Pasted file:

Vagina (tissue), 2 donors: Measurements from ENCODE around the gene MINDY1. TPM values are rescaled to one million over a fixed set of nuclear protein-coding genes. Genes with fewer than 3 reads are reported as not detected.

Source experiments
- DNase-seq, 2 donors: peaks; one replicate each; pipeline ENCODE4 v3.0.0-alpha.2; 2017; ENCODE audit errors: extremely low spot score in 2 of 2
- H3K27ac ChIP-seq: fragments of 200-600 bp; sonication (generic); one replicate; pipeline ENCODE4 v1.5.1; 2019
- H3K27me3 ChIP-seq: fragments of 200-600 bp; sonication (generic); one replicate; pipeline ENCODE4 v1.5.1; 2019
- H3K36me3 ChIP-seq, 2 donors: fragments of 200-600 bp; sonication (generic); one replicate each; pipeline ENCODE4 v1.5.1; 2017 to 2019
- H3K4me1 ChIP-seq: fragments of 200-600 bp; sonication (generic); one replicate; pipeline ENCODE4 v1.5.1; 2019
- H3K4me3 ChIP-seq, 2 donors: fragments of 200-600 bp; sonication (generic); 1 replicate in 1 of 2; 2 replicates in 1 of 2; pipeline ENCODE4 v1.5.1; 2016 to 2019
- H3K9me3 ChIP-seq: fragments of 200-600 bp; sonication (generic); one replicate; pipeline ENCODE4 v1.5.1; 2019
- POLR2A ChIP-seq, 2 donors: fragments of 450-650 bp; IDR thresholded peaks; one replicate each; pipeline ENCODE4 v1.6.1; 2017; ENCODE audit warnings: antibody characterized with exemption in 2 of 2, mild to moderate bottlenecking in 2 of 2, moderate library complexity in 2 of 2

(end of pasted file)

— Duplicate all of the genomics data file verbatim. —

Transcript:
Vagina (tissue), 2 donors: Measurements from ENCODE around the gene MINDY1. TPM values are rescaled to one million over a fixed set of nuclear protein-coding genes. Genes with fewer than 3 reads are reported as not detected.

Source experiments
- DNase-seq, 2 donors: peaks; one replicate each; pipeline ENCODE4 v3.0.0-alpha.2; 2017; ENCODE audit errors: extremely low spot score in 2 of 2
- H3K27ac ChIP-seq: fragments of 200-600 bp; sonication (generic); one replicate; pipeline ENCODE4 v1.5.1; 2019
- H3K27me3 ChIP-seq: fragments of 200-600 bp; sonication (generic); one replicate; pipeline ENCODE4 v1.5.1; 2019
- H3K36me3 ChIP-seq, 2 donors: fragments of 200-600 bp; sonication (generic); one replicate each; pipeline ENCODE4 v1.5.1; 2017 to 2019
- H3K4me1 ChIP-seq: fragments of 200-600 bp; sonication (generic); one replicate; pipeline ENCODE4 v1.5.1; 2019
- H3K4me3 ChIP-seq, 2 donors: fragments of 200-600 bp; sonication (generic); 1 replicate in 1 of 2; 2 replicates in 1 of 2; pipeline ENCODE4 v1.5.1; 2016 to 2019
- H3K9me3 ChIP-seq: fragments of 200-600 bp; sonication (generic); one replicate; pipeline ENCODE4 v1.5.1; 2019
- POLR2A ChIP-seq, 2 donors: fragments of 450-650 bp; IDR thresholded peaks; one replicate each; pipeline ENCODE4 v1.6.1; 2017; ENCODE audit warnings: antibody characterized with exemption in 2 of 2, mild to moderate bottlenecking in 2 of 2, moderate library complexity in 2 of 2